“We see a lot of loss of sensation and perception we have had a few examples of patients who are fine with everything but have 100% reduction in one foot sensation that altered them the whole life, their issues are entirely different”. P8 (Physiotherapist)
Conversations with practitioners in the vascular department during Phase 1 revealed that in relation to diabetes the majority of lesions were a result of neuropathy, with few being associated with vascular insufficiency. Buergers disease was a significant problem because of the high prevalence of smoking and use of homemade cigarettes using raw tobacco. WHO estimated a prevalence of tobacco consumption in India of all forms at 65% and 33%, respectively, among men and women, based on small scale studies conducted in the past compared to 21% in the UK [36–39]. The prevalence of the disease in India among all patients with peripheral arterial disease is as high as 45 to 63%  and this contributed to a large percentage of patients in vascular surgery.
“Surgery is difficult on the small vessels involved and patients who had successful treatment often had a reoccurrence of Beurgers disease because of continued smoking”. P10 (vascular surgeon).
The scale and variety of foot problems invoked emotions such as frustration and the sense of being overwhelmed. Observation of general surgery in Phase 1 indicated a significant number of foot wounds were referred from other disciplines, into a single department without triage.
Theme 2 - Current foot assessment
The participants discussed current assessment procedures and identified that there was nothing specifically designed for foot assessment
“A lot of forms are used but nothing to look just at the foot conditions. Things will be written down in the patient’s notes if they are important. Some areas will have some things to record about feet like the vascular department when they are looking at pulses and things. But just written in the notes really”. P2 (general physician)
The group unanimously agreed that this was the current practice. It was apparent that no risk categorisation was used to highlight at risk patients, nor is foot assessment or triage routinely carried out for all diabetic patients. Important foot conditions were highlighted as ulceration and/or infection, with no recognition given to those factors that can act as precursors. It appears that most of the time the patient stays under the care of the first clinician they see and there was no evidence of cross specialty referral and thus no care pathways. An example is given from dermatology;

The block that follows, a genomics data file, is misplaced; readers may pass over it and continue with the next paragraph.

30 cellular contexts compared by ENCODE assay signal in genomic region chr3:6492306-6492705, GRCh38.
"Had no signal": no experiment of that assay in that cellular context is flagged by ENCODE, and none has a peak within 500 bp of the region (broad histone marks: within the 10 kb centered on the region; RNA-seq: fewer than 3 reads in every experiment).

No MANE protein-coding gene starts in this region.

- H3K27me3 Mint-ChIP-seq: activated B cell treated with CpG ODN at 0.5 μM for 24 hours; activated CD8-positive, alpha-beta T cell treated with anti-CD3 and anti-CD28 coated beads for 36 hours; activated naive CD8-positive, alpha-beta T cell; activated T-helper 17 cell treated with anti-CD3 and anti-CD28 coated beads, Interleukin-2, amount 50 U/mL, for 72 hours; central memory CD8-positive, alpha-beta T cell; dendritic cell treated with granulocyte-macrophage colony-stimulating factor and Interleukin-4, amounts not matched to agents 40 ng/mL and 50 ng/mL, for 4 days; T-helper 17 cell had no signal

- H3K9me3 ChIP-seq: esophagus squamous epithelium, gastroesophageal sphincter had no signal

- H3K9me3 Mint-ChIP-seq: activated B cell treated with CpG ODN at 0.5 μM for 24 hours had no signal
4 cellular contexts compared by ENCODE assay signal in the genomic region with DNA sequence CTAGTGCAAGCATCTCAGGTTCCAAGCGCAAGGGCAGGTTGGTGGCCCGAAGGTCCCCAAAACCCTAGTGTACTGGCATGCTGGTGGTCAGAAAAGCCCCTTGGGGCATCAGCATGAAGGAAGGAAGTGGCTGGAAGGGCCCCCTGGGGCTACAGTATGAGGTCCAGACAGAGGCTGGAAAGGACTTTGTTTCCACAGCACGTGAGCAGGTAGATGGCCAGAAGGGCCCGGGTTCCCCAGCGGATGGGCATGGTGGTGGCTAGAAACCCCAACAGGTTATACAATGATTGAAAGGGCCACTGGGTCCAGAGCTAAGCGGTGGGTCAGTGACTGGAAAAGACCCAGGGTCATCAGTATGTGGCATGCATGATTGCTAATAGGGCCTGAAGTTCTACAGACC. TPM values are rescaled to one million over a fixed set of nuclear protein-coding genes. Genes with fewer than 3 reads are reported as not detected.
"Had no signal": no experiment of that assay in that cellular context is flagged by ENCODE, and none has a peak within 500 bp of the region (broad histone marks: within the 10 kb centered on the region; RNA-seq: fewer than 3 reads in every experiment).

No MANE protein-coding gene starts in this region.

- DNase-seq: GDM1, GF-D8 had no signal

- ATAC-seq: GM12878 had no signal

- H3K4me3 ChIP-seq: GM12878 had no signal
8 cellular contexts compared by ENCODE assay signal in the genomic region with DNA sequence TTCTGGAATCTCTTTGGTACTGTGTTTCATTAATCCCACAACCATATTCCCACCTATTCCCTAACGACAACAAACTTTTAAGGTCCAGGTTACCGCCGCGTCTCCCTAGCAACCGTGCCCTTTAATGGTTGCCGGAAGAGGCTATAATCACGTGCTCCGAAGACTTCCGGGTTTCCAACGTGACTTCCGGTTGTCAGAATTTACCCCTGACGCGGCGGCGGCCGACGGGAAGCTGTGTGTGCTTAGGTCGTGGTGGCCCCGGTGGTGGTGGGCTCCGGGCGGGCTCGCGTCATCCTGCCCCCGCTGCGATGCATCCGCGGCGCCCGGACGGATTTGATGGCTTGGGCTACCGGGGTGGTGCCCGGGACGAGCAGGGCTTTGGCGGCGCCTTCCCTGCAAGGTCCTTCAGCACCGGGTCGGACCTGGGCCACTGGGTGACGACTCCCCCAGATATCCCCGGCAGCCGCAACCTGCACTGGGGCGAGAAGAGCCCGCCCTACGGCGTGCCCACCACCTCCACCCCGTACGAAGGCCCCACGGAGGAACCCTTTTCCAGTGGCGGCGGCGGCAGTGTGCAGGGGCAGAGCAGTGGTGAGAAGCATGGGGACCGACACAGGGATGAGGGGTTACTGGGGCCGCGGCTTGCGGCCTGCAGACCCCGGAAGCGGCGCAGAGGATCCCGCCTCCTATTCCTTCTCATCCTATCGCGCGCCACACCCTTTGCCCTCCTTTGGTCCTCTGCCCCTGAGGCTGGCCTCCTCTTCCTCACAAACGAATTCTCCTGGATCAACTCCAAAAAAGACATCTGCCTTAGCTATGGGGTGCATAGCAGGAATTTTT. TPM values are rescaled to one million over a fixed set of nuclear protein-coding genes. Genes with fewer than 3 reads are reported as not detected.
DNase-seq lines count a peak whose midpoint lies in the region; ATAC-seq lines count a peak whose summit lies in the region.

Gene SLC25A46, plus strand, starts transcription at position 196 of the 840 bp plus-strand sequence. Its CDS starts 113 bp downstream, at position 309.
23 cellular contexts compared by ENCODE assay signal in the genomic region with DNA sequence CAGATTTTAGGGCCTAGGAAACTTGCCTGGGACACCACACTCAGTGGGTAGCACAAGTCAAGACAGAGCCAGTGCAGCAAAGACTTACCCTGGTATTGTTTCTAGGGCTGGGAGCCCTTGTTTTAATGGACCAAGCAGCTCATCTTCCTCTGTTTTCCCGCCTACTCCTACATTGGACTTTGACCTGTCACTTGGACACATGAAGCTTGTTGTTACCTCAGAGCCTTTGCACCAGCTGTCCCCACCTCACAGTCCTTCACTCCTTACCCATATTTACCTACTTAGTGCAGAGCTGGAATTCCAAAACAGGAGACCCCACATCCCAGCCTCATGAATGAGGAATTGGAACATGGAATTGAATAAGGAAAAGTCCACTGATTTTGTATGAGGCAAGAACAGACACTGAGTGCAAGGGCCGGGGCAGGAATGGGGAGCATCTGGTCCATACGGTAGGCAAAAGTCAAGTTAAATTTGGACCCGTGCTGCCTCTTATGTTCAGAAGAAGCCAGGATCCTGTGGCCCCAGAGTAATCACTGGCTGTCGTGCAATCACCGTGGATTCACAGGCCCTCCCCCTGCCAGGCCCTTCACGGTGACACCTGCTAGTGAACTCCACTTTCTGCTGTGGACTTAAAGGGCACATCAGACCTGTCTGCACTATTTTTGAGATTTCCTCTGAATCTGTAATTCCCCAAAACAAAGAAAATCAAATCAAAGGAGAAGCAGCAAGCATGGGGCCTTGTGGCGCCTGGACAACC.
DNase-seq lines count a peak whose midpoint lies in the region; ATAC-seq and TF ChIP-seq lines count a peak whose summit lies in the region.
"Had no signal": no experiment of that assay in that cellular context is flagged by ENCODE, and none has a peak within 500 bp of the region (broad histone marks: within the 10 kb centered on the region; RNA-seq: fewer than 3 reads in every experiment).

“The person who sees the patient first, he takes care of the patient, he first classes the patient and follows the patient, he takes care of them, that is the thing, we don’t have a system we don’t have an assessment chart that we have devised”. P3 (dermatologist)
It is obvious that an awareness exists that these assessments should be done routinely, and that individual departments are receiving large numbers of referrals for major foot problems, rather than identifying solutions to prevent them. No systematic assessment, triage or collaborative approaches across the hospital departments exists. Although there is recognition that introduction of this might enable care to be tailored to patients specific needs.
Theme 3 - Current barriers to delivering diabetic foot care
It became apparent that early detection of complications was difficult to achieve because of the lack of centralised care or a dedicated team for diabetic foot assessment. This resulted in occasional and non specific referrals, limited teamwork and inadequate monitoring of patients, as P7 reveals
“So that it goes into that branch and from then they have the primary care of the patient but other people should still be involved. At the moment it gets segregated and patients don’t come back”. P7 (Diabetologist)
Currently the patient decides which department they are going to attend. For foot related problems this can be variable because of lack of information, minimal patient education and no designated foot clinic. The first physician they see, often the general physician, will then make a decision on whether a referral to another speciality is required. The general physicians have a clear idea of the importance of early referral and their role in centralised assessment, for example;
“Sometimes they come to the general physicians for their diabetes…they also say that this problem is not solved in the foot that is when we say yes you need dressing and some debridement, go to the general surgeon or if it’s for the dermatology department they go to dermatology”. P1 (general physician)